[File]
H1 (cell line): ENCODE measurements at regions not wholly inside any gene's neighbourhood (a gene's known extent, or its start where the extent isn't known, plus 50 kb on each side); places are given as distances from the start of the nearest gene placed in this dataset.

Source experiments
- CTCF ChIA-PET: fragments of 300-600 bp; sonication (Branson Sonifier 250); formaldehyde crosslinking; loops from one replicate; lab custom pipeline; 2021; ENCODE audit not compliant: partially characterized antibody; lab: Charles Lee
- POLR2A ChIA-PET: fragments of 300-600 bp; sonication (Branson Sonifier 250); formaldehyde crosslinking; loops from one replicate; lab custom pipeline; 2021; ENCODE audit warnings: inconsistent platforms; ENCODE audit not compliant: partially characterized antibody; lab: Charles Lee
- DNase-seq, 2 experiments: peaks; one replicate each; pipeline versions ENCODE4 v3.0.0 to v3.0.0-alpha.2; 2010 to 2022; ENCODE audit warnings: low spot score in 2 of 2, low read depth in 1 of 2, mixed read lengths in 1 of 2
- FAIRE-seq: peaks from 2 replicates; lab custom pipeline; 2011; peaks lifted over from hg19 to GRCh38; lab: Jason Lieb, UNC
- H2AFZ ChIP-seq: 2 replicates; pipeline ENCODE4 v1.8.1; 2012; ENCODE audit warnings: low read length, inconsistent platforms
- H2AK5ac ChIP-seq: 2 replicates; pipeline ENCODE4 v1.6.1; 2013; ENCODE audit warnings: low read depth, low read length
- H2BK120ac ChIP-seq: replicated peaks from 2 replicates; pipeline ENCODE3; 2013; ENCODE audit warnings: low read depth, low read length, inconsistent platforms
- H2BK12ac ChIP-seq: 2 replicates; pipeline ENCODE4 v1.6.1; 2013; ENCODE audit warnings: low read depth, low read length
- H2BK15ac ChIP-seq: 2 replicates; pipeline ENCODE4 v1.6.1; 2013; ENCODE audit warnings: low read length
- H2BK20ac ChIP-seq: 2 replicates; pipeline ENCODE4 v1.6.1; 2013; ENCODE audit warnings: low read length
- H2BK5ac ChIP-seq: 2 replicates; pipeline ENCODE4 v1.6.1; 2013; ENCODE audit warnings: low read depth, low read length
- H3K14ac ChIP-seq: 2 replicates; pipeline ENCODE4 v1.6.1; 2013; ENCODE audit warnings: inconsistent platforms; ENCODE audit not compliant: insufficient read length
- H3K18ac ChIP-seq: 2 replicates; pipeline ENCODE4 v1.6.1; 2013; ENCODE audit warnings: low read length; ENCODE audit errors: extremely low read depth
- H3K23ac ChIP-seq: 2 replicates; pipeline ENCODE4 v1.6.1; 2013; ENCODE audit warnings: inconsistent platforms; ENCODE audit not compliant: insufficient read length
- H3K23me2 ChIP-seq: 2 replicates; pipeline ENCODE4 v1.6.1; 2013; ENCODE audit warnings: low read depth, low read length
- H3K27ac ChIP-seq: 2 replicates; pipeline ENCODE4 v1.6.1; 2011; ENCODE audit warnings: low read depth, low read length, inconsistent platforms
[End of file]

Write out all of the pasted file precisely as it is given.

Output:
H1 (cell line): ENCODE measurements at regions not wholly inside any gene's neighbourhood (a gene's known extent, or its start where the extent isn't known, plus 50 kb on each side); places are given as distances from the start of the nearest gene placed in this dataset.

Source experiments
- CTCF ChIA-PET: fragments of 300-600 bp; sonication (Branson Sonifier 250); formaldehyde crosslinking; loops from one replicate; lab custom pipeline; 2021; ENCODE audit not compliant: partially characterized antibody; lab: Charles Lee
- POLR2A ChIA-PET: fragments of 300-600 bp; sonication (Branson Sonifier 250); formaldehyde crosslinking; loops from one replicate; lab custom pipeline; 2021; ENCODE audit warnings: inconsistent platforms; ENCODE audit not compliant: partially characterized antibody; lab: Charles Lee
- DNase-seq, 2 experiments: peaks; one replicate each; pipeline versions ENCODE4 v3.0.0 to v3.0.0-alpha.2; 2010 to 2022; ENCODE audit warnings: low spot score in 2 of 2, low read depth in 1 of 2, mixed read lengths in 1 of 2
- FAIRE-seq: peaks from 2 replicates; lab custom pipeline; 2011; peaks lifted over from hg19 to GRCh38; lab: Jason Lieb, UNC
- H2AFZ ChIP-seq: 2 replicates; pipeline ENCODE4 v1.8.1; 2012; ENCODE audit warnings: low read length, inconsistent platforms
- H2AK5ac ChIP-seq: 2 replicates; pipeline ENCODE4 v1.6.1; 2013; ENCODE audit warnings: low read depth, low read length
- H2BK120ac ChIP-seq: replicated peaks from 2 replicates; pipeline ENCODE3; 2013; ENCODE audit warnings: low read depth, low read length, inconsistent platforms
- H2BK12ac ChIP-seq: 2 replicates; pipeline ENCODE4 v1.6.1; 2013; ENCODE audit warnings: low read depth, low read length
- H2BK15ac ChIP-seq: 2 replicates; pipeline ENCODE4 v1.6.1; 2013; ENCODE audit warnings: low read length
- H2BK20ac ChIP-seq: 2 replicates; pipeline ENCODE4 v1.6.1; 2013; ENCODE audit warnings: low read length
- H2BK5ac ChIP-seq: 2 replicates; pipeline ENCODE4 v1.6.1; 2013; ENCODE audit warnings: low read depth, low read length
- H3K14ac ChIP-seq: 2 replicates; pipeline ENCODE4 v1.6.1; 2013; ENCODE audit warnings: inconsistent platforms; ENCODE audit not compliant: insufficient read length
- H3K18ac ChIP-seq: 2 replicates; pipeline ENCODE4 v1.6.1; 2013; ENCODE audit warnings: low read length; ENCODE audit errors: extremely low read depth
- H3K23ac ChIP-seq: 2 replicates; pipeline ENCODE4 v1.6.1; 2013; ENCODE audit warnings: inconsistent platforms; ENCODE audit not compliant: insufficient read length
- H3K23me2 ChIP-seq: 2 replicates; pipeline ENCODE4 v1.6.1; 2013; ENCODE audit warnings: low read depth, low read length
- H3K27ac ChIP-seq: 2 replicates; pipeline ENCODE4 v1.6.1; 2011; ENCODE audit warnings: low read depth, low read length, inconsistent platforms